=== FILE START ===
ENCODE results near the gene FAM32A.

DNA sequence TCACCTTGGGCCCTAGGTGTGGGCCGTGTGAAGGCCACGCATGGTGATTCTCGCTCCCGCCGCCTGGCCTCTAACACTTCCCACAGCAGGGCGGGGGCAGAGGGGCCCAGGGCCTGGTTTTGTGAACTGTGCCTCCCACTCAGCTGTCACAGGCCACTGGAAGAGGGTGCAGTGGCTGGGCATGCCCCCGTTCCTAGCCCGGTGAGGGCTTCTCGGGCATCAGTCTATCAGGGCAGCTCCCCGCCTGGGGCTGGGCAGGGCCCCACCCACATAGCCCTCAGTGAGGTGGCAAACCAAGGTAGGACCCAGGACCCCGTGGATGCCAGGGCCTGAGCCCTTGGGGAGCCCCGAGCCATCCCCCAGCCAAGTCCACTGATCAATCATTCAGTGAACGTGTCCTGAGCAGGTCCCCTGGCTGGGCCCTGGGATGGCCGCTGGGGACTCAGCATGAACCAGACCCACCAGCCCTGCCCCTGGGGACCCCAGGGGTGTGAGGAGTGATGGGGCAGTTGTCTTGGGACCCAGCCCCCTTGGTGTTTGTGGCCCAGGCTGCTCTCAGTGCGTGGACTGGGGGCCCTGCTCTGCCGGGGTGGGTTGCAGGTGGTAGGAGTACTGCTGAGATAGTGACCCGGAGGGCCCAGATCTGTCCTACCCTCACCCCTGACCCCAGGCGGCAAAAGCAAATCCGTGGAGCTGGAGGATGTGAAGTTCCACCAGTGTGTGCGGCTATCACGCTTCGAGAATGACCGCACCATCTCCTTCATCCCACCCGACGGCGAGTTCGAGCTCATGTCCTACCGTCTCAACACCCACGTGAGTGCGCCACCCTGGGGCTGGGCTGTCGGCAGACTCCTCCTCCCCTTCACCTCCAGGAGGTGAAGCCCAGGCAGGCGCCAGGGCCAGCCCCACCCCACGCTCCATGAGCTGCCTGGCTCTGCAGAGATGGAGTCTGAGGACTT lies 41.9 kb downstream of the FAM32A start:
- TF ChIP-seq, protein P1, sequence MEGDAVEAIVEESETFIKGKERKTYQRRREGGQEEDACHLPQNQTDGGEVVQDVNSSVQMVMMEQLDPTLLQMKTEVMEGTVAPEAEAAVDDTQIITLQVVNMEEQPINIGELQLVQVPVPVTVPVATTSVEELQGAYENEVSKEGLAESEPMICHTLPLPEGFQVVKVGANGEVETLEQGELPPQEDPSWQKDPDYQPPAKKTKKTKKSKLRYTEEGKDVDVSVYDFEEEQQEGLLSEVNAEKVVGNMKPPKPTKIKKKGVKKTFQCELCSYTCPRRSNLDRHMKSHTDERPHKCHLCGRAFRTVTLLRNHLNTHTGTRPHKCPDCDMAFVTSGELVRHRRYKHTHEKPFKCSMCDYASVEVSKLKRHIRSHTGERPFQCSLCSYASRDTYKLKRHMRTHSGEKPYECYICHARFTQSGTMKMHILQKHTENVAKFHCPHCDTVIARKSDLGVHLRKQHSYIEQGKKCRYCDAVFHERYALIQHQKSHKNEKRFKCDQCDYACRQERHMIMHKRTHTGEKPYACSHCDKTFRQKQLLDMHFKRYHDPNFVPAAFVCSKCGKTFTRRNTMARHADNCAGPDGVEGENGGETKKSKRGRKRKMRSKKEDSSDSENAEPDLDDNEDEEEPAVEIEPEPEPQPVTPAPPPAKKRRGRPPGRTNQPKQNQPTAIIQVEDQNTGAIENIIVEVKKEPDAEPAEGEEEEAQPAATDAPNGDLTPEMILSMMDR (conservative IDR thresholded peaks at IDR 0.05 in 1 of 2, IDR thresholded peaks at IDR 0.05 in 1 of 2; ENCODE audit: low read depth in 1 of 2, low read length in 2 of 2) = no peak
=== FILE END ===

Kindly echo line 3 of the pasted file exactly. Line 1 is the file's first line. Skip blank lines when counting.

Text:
- TF ChIP-seq, protein P1, sequence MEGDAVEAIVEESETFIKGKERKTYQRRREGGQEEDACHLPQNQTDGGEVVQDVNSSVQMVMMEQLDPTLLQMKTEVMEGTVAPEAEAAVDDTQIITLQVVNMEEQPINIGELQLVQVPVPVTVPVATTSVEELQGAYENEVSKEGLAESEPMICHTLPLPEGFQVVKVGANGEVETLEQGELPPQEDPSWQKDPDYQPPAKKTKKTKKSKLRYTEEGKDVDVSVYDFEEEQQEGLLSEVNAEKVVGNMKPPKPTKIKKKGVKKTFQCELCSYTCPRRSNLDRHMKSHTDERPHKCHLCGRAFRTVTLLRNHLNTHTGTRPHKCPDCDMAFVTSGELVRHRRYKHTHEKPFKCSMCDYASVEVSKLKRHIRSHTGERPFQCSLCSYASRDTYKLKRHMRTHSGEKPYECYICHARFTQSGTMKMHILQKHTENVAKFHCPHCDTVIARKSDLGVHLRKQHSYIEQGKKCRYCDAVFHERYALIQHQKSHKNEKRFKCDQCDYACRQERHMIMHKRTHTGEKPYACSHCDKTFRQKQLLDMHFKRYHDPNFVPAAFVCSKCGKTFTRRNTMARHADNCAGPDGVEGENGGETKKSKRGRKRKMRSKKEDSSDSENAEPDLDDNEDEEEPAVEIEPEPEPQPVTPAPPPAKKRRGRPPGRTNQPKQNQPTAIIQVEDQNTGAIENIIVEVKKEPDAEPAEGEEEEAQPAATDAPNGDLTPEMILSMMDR (conservative IDR thresholded peaks at IDR 0.05 in 1 of 2, IDR thresholded peaks at IDR 0.05 in 1 of 2; ENCODE audit: low read depth in 1 of 2, low read length in 2 of 2) = no peak